We investigated the processing of poultry litter into biochar using dry torrefaction methods (DT) in a fixed and fluidized bed of quartz sand blown with nitrogen, as well as wet torrefaction (WT) in a fluidized bed in a medium of water steam at a temperature of 300 °C. Torrefaction technology affects the duration of the heat treatment process and the characteristics of the biochar: the process of separating CO₂, CO, H₂ and CH₄ from a portion of fresh poultry litter during torrefaction in a fixed bed is completed after 2400 seconds, but in a fluidized bed — after 480 seconds. During WT in a fluidized bed of quartz sand, this process ends in 840 seconds after loading a portion of fresh litter, but in a fluidized bed of litter particles previously subjected to torrefaction, the process ends in 350 - 450 seconds. In terms of the ratio between (H/C) and (O/C), the litter obtained after DT and WT treatment corresponds to lignite. WT in a fluidized bed allows one to obtain biochar, in which the specific pore area is two times larger than the specific pore area of biochar obtained after DT in a fluidized bed. Biochar, obtained as a result of the poultry litter treatment in a fluidized bed using DT or WT method, is recommended to be used not only as a biofuel but also as an adsorbent or the soil fertilizer.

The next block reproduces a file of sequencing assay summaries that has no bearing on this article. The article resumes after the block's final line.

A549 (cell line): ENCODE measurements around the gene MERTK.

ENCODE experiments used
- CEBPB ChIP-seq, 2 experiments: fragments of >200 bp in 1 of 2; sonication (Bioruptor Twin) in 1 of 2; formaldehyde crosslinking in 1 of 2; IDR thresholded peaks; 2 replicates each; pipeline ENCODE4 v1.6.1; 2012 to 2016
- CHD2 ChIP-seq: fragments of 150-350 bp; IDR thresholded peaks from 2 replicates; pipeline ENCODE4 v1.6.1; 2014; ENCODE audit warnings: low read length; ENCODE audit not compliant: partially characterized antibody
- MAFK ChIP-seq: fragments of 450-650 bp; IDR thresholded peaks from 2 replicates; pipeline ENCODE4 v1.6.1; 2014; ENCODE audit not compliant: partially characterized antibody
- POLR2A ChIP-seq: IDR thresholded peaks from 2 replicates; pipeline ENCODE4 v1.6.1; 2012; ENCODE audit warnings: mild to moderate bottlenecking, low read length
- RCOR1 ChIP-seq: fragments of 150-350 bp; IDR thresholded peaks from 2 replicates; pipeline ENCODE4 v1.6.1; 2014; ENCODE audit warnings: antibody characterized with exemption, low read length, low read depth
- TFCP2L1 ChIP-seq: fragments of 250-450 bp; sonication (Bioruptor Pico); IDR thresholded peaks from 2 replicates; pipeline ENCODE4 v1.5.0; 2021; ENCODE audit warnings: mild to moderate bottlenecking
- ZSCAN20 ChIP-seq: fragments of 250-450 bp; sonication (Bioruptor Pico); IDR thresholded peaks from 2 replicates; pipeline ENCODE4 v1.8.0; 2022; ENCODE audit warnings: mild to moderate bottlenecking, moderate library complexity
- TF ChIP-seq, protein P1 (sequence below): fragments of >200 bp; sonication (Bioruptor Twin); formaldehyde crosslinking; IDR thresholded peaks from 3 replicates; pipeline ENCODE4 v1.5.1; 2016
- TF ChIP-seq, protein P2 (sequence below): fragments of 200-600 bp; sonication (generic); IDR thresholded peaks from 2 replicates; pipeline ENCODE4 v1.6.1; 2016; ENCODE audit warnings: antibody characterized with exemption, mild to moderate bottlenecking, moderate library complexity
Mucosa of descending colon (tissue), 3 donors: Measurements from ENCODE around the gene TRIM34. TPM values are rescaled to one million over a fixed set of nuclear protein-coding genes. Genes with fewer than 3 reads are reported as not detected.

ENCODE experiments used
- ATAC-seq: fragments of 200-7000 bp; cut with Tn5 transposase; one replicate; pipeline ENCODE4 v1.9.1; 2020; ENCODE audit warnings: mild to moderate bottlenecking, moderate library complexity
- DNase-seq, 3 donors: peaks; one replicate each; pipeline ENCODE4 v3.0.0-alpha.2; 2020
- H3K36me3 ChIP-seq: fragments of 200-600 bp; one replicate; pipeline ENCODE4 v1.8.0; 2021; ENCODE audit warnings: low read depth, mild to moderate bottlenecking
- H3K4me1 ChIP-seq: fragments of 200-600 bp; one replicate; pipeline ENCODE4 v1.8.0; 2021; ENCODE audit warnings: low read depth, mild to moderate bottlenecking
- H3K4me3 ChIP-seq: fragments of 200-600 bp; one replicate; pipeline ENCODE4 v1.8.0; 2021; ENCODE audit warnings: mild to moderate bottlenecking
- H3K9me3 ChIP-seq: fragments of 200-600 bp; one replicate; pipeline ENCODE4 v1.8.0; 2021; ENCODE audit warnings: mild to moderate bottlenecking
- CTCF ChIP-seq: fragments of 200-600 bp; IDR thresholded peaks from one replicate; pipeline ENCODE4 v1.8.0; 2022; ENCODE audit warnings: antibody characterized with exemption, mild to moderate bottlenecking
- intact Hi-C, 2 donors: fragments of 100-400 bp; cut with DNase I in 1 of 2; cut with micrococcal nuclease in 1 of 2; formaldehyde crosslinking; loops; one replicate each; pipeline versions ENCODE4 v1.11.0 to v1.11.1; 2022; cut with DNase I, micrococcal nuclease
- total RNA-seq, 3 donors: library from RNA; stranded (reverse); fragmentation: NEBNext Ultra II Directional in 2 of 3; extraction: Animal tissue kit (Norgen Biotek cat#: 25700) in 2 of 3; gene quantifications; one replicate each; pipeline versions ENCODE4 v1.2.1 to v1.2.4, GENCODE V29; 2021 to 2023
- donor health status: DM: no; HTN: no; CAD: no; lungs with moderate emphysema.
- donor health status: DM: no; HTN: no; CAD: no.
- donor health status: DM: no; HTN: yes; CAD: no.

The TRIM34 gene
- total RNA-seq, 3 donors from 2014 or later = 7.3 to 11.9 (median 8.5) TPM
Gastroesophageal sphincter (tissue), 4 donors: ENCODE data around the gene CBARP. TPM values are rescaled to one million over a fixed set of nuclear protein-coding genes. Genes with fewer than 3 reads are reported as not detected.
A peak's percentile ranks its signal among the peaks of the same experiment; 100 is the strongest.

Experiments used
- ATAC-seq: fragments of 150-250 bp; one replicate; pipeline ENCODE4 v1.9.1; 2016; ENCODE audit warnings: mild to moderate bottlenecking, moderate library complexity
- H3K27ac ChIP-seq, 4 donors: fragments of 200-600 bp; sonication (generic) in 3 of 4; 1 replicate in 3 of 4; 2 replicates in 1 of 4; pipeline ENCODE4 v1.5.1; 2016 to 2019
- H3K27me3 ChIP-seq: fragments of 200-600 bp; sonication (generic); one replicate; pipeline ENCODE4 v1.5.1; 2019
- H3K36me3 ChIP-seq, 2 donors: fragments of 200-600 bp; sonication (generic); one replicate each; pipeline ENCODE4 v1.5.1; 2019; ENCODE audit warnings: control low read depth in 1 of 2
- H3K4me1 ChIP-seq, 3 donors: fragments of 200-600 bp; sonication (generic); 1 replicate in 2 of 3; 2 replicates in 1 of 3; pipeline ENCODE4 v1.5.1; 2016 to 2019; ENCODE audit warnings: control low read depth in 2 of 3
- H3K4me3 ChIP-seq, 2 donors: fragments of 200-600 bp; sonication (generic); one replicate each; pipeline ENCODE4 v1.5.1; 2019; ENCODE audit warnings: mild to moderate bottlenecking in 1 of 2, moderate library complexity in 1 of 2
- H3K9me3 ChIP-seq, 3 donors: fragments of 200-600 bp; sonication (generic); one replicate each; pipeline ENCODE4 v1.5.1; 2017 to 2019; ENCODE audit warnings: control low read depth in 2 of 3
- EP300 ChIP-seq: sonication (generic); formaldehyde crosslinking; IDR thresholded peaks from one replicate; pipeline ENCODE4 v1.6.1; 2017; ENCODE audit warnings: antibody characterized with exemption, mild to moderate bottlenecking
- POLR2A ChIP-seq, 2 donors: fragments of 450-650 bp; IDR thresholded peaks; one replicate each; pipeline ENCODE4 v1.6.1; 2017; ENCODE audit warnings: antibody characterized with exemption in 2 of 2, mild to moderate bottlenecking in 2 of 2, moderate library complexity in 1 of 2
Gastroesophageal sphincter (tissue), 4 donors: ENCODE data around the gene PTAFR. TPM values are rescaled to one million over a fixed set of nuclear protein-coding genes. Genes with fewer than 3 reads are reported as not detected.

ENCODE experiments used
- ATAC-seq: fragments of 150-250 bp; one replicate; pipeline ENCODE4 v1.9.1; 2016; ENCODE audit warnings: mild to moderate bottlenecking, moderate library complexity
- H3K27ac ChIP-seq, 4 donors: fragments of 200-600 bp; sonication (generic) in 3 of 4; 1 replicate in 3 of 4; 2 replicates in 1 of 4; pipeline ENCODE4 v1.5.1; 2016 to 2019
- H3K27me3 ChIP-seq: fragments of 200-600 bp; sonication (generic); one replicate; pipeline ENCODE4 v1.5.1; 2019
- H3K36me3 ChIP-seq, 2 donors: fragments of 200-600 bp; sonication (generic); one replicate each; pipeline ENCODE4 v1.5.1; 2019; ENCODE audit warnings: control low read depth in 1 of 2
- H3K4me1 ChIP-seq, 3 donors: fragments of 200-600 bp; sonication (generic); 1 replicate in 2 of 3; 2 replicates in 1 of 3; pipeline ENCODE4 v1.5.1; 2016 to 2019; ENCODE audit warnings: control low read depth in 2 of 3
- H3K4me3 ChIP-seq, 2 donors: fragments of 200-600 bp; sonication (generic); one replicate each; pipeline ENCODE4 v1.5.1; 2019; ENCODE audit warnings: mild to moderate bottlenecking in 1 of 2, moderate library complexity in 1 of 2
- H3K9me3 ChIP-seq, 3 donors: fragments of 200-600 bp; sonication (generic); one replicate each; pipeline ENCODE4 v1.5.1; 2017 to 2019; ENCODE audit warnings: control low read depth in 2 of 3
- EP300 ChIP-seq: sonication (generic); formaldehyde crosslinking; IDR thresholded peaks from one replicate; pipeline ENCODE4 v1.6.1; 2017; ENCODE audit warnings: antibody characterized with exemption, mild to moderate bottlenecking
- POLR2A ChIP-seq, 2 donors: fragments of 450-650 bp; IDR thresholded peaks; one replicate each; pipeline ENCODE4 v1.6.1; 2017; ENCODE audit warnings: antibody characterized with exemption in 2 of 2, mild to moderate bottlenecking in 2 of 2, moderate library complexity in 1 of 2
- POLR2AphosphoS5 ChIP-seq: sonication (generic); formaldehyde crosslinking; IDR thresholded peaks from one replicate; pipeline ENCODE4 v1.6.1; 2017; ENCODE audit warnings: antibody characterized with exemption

Keywords: biochar, poultry litter, dry and wet torrefaction, fixed bed, fluidized bed

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1493 H2 Permeation Properties of a Catalytic Membrane Reactor in Methane Steam Reforming Reaction

Authors: M. Amanipour, J. Towfighi, E. Ganji Babakhani, M. Heidari

Abstract: